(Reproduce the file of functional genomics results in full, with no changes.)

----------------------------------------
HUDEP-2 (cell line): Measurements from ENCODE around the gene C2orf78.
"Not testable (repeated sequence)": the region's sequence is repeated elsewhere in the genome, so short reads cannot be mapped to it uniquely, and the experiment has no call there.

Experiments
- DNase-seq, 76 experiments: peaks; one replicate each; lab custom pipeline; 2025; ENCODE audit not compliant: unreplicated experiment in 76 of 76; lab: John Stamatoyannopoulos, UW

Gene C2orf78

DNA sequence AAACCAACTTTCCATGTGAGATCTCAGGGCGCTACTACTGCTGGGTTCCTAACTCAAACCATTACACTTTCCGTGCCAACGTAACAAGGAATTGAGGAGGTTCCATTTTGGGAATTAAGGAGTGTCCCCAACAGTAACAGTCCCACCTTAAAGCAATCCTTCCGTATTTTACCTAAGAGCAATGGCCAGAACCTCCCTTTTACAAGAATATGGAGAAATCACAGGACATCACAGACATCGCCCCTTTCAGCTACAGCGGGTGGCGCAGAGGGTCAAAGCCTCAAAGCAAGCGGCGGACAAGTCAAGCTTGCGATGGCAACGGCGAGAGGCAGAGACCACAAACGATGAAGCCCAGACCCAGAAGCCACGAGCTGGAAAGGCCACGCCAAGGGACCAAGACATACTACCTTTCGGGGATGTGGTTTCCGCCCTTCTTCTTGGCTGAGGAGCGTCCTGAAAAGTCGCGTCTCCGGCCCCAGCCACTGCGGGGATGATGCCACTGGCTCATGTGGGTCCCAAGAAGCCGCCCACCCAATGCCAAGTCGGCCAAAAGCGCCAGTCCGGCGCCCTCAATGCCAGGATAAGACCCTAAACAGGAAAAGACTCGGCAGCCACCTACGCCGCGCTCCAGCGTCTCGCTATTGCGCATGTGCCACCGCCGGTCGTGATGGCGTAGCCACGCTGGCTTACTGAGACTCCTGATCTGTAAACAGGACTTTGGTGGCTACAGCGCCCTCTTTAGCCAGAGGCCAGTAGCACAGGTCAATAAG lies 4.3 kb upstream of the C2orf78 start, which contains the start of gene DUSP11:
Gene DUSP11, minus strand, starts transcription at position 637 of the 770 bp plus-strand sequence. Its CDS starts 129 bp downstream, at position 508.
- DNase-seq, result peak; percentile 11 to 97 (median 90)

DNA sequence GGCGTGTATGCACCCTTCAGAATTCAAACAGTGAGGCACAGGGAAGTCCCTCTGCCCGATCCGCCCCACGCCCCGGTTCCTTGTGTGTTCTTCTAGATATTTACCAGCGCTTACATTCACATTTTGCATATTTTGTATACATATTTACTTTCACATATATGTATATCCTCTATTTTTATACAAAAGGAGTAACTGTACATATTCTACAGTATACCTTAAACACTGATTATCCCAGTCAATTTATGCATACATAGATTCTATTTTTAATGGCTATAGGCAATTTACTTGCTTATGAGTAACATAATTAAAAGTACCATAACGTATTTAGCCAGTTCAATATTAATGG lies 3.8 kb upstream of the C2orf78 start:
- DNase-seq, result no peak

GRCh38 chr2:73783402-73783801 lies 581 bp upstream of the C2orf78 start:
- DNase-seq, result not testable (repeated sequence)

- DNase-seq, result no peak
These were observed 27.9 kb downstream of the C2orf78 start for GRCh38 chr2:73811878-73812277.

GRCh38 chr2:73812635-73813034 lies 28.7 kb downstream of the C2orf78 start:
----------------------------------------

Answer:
HUDEP-2 (cell line): Measurements from ENCODE around the gene C2orf78.
"Not testable (repeated sequence)": the region's sequence is repeated elsewhere in the genome, so short reads cannot be mapped to it uniquely, and the experiment has no call there.

Experiments
- DNase-seq, 76 experiments: peaks; one replicate each; lab custom pipeline; 2025; ENCODE audit not compliant: unreplicated experiment in 76 of 76; lab: John Stamatoyannopoulos, UW

Gene C2orf78

DNA sequence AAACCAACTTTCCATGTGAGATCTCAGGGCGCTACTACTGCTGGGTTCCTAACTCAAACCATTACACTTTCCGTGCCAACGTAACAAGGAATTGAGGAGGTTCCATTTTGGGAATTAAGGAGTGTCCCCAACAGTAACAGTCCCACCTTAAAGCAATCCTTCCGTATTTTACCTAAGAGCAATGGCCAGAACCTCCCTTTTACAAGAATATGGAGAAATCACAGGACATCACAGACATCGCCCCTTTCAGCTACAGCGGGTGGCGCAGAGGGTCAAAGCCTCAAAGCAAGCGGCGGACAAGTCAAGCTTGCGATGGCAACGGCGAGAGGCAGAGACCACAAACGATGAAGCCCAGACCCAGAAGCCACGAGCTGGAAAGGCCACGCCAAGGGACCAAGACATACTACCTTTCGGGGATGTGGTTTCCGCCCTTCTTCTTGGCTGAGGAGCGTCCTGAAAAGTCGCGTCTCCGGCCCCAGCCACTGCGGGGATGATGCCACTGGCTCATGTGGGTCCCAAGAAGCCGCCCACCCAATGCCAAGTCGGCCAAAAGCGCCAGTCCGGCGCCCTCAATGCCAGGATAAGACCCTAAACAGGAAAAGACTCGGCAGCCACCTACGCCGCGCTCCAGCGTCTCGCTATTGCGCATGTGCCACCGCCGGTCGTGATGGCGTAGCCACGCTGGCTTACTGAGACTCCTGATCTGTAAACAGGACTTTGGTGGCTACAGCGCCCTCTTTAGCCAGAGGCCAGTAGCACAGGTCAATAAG lies 4.3 kb upstream of the C2orf78 start, which contains the start of gene DUSP11:
Gene DUSP11, minus strand, starts transcription at position 637 of the 770 bp plus-strand sequence. Its CDS starts 129 bp downstream, at position 508.
- DNase-seq, result peak; percentile 11 to 97 (median 90)

DNA sequence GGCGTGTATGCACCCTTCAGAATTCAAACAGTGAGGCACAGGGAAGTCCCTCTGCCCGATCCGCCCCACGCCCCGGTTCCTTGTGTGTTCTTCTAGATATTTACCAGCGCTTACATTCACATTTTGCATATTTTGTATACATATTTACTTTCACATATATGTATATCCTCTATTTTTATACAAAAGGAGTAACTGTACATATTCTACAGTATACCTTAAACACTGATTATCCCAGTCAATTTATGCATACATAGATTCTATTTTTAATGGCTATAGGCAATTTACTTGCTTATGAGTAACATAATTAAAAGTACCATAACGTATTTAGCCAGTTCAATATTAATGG lies 3.8 kb upstream of the C2orf78 start:
- DNase-seq, result no peak

GRCh38 chr2:73783402-73783801 lies 581 bp upstream of the C2orf78 start:
- DNase-seq, result not testable (repeated sequence)

- DNase-seq, result no peak
These were observed 27.9 kb downstream of the C2orf78 start for GRCh38 chr2:73811878-73812277.

GRCh38 chr2:73812635-73813034 lies 28.7 kb downstream of the C2orf78 start: